Memory

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Memory

by Carnell Lyon, Staff Writer

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Memory is the processes by which we recall, process, and absorb information and it is a process that takes place in our every day lives.

Synaptic consolidation is the process by which a memory is strengthened in terms of its precedence and relevance. A popular theory is that specific neuronal connections are made pertaining to the information, the brain then repeatedly activates this pattern until it is solidified as data. 

The first thing we must understand are the two types of memory: short and long. Short term memory has two primary functions: making connections to the past and the present, and the storage of data in a short span of time. Short term memory lasts from the span of 20 seconds to a day and the average short-term storage capacity is at least seven units of information plus or minus two. Given its functionality, short term is also known as working memory. Long-term is for the permanent storage of information for a later date of recall. These two go hand-in-hand and I see long-term memory as a precursor to short-term memory.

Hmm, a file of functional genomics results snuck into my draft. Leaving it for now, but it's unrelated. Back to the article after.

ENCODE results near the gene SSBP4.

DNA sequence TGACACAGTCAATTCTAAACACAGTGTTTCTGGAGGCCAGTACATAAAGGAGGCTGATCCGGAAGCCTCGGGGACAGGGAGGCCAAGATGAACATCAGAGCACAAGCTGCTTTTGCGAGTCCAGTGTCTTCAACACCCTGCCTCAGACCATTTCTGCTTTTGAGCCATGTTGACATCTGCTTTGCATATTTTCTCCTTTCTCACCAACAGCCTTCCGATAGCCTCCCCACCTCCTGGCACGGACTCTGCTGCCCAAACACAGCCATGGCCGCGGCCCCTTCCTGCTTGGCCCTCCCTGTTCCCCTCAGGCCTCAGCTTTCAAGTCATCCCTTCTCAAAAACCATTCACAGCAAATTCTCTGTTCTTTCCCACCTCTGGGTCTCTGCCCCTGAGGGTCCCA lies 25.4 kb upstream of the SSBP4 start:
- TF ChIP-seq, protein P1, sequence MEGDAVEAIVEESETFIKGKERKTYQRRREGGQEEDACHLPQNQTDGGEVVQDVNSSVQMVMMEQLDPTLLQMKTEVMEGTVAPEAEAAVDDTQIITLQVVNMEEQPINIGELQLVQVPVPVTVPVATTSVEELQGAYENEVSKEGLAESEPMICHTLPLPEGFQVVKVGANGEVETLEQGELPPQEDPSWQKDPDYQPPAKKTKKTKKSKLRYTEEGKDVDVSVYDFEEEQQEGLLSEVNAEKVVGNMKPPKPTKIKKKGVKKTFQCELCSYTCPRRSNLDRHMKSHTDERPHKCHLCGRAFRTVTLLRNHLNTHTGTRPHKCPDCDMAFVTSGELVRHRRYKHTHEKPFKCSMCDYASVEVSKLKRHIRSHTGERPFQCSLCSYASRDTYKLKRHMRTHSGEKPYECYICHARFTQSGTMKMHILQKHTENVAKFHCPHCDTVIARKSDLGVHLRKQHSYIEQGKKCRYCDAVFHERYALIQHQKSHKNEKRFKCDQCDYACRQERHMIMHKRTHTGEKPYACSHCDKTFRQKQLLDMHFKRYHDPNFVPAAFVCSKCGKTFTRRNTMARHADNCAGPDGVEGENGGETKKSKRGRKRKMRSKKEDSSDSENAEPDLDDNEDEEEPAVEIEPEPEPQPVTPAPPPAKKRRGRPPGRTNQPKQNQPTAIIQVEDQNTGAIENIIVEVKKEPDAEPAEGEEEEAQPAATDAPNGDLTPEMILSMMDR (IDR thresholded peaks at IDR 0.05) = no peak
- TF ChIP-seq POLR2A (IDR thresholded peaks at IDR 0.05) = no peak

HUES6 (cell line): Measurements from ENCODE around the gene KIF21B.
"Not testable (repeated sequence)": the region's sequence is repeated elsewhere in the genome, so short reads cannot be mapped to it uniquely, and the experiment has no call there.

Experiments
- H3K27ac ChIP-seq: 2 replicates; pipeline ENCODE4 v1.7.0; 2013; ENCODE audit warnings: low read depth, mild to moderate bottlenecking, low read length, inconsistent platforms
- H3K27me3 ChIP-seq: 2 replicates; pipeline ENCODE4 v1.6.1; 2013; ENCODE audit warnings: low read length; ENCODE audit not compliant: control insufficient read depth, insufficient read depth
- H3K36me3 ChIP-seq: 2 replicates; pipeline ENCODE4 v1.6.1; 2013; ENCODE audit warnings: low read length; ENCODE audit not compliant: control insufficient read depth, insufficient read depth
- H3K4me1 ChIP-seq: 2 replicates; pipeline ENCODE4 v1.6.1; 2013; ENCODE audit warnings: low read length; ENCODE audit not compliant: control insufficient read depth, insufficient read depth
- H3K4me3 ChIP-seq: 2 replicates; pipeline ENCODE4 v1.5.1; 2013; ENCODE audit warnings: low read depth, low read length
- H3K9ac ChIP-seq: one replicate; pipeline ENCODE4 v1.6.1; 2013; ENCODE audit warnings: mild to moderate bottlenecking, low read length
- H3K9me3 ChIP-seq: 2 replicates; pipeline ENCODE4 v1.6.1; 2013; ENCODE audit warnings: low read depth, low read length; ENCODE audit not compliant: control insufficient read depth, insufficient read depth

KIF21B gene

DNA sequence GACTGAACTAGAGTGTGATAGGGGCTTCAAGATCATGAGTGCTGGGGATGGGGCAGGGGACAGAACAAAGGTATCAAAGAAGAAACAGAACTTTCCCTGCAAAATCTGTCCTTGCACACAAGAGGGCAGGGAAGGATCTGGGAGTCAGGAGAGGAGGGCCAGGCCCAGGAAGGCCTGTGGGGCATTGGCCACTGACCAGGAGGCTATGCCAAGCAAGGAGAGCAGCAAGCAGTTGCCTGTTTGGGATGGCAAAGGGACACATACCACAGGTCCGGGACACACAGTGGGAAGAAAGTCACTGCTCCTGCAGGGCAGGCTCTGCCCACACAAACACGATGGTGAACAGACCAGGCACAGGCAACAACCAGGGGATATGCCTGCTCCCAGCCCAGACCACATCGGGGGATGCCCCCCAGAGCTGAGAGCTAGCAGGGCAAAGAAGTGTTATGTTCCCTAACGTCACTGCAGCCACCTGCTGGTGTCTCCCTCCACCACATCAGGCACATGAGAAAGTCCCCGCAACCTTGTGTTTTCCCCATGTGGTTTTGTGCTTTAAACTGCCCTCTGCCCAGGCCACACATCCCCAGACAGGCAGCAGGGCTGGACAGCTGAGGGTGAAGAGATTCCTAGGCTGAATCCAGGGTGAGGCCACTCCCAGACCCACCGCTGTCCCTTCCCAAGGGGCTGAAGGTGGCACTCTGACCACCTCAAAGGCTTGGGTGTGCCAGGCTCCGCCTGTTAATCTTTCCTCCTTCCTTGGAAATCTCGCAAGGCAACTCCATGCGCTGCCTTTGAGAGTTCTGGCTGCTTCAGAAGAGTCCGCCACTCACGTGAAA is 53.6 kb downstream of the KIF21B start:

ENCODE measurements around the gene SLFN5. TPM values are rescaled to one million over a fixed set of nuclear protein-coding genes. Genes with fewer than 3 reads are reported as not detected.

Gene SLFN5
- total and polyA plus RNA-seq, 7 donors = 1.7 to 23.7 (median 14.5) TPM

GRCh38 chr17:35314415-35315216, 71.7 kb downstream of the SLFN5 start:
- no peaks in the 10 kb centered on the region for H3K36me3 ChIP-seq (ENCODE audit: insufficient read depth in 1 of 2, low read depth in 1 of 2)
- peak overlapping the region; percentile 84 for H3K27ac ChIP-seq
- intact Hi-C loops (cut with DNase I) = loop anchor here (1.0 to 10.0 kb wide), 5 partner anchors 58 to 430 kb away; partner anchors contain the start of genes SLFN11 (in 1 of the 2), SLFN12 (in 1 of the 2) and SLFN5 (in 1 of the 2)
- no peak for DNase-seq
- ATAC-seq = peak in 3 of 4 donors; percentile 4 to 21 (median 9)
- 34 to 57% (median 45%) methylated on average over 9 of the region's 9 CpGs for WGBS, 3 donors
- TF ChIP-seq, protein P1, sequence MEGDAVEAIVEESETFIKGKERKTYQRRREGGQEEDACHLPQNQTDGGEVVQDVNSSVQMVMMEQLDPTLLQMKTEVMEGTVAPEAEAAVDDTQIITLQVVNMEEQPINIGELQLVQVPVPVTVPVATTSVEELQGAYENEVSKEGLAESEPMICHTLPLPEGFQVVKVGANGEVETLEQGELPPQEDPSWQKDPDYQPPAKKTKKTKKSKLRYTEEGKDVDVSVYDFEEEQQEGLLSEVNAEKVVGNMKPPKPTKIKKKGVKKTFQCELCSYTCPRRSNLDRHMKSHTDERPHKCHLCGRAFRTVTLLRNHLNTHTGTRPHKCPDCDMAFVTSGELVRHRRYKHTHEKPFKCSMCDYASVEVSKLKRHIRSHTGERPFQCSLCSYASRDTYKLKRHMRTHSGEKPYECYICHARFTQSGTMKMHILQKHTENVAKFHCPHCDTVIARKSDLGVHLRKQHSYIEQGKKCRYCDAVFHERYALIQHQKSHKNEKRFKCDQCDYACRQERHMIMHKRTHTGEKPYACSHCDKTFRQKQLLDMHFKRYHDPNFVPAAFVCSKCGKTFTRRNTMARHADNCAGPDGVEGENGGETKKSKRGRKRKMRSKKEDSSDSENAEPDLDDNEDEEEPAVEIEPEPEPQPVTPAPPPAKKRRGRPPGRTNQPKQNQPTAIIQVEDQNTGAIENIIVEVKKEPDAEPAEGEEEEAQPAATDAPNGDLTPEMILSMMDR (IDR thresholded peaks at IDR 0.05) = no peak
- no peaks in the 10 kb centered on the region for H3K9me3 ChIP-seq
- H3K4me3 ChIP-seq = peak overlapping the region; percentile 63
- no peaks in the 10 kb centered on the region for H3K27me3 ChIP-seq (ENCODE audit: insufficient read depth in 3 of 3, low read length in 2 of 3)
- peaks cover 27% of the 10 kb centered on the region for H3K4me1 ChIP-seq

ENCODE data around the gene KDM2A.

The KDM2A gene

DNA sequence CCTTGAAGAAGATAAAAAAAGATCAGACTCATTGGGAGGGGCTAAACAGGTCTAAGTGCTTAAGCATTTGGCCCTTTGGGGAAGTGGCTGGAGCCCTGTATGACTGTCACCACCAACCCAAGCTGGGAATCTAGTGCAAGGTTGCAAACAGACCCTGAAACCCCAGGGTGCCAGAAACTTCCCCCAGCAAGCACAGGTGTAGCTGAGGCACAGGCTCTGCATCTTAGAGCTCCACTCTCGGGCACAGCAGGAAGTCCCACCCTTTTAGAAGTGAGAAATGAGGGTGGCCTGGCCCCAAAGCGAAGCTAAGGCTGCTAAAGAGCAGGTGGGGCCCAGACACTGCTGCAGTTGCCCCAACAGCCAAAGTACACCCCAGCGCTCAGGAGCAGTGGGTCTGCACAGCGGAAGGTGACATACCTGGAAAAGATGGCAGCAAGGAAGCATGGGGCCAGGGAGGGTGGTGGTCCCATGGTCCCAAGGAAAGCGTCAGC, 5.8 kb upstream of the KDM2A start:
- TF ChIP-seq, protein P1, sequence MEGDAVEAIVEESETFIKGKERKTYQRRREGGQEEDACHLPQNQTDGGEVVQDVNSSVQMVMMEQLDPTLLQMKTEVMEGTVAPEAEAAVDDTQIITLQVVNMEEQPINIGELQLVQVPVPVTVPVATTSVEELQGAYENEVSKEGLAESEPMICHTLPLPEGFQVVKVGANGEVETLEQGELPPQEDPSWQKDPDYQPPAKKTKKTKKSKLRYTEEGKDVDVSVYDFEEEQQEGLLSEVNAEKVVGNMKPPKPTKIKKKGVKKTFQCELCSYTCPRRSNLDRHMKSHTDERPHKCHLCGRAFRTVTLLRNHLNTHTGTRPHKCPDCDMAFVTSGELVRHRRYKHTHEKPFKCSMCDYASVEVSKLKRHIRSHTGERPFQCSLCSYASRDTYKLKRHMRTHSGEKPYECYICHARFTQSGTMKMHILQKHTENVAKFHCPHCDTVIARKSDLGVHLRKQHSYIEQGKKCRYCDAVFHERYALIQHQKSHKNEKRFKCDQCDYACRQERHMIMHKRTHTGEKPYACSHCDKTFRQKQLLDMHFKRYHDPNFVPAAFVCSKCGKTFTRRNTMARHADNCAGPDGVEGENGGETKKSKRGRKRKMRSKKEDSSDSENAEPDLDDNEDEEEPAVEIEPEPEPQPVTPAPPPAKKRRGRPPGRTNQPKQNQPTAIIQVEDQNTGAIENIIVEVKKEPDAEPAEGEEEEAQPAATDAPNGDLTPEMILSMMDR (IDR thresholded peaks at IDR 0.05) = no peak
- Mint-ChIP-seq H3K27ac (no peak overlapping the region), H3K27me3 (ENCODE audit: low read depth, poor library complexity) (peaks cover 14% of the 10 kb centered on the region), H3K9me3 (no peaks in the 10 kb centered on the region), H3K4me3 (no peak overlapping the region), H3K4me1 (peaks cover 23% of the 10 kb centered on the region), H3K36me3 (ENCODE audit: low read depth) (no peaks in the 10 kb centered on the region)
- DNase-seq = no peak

Memory randomly changes, given the circumstances of the individual, the stability of their mind, and a few other standards as well; however to me, this gives insight into the complex structure of human brain. For example, crptomnesia is the psychology and neurological phenomenon by which an individual recollects something but recognizes it as something new.

Psychology is meant to make the seemingly complicated world of the human mind, simple.

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